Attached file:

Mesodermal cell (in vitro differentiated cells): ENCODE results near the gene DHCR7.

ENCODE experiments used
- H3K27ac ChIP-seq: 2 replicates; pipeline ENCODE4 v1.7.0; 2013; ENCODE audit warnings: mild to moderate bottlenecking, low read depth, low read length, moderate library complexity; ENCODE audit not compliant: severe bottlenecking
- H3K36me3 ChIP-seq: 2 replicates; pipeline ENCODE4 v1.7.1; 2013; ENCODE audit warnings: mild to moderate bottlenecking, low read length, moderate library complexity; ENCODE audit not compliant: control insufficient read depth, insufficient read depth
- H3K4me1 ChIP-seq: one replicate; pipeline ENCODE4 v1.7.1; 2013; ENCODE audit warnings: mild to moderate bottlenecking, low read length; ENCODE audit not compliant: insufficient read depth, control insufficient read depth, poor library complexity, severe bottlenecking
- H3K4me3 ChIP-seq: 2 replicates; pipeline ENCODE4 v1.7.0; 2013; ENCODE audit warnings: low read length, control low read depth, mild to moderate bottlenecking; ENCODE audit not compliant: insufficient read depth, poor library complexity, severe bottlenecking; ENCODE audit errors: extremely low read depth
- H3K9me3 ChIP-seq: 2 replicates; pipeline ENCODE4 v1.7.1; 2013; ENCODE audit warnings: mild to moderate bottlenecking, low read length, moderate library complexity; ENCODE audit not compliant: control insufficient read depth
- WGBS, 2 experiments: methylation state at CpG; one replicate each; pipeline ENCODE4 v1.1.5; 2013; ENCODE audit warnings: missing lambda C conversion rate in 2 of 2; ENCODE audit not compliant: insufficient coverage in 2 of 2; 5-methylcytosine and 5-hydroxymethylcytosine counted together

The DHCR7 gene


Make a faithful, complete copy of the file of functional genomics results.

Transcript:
Mesodermal cell (in vitro differentiated cells): ENCODE results near the gene DHCR7.

ENCODE experiments used
- H3K27ac ChIP-seq: 2 replicates; pipeline ENCODE4 v1.7.0; 2013; ENCODE audit warnings: mild to moderate bottlenecking, low read depth, low read length, moderate library complexity; ENCODE audit not compliant: severe bottlenecking
- H3K36me3 ChIP-seq: 2 replicates; pipeline ENCODE4 v1.7.1; 2013; ENCODE audit warnings: mild to moderate bottlenecking, low read length, moderate library complexity; ENCODE audit not compliant: control insufficient read depth, insufficient read depth
- H3K4me1 ChIP-seq: one replicate; pipeline ENCODE4 v1.7.1; 2013; ENCODE audit warnings: mild to moderate bottlenecking, low read length; ENCODE audit not compliant: insufficient read depth, control insufficient read depth, poor library complexity, severe bottlenecking
- H3K4me3 ChIP-seq: 2 replicates; pipeline ENCODE4 v1.7.0; 2013; ENCODE audit warnings: low read length, control low read depth, mild to moderate bottlenecking; ENCODE audit not compliant: insufficient read depth, poor library complexity, severe bottlenecking; ENCODE audit errors: extremely low read depth
- H3K9me3 ChIP-seq: 2 replicates; pipeline ENCODE4 v1.7.1; 2013; ENCODE audit warnings: mild to moderate bottlenecking, low read length, moderate library complexity; ENCODE audit not compliant: control insufficient read depth
- WGBS, 2 experiments: methylation state at CpG; one replicate each; pipeline ENCODE4 v1.1.5; 2013; ENCODE audit warnings: missing lambda C conversion rate in 2 of 2; ENCODE audit not compliant: insufficient coverage in 2 of 2; 5-methylcytosine and 5-hydroxymethylcytosine counted together

The DHCR7 gene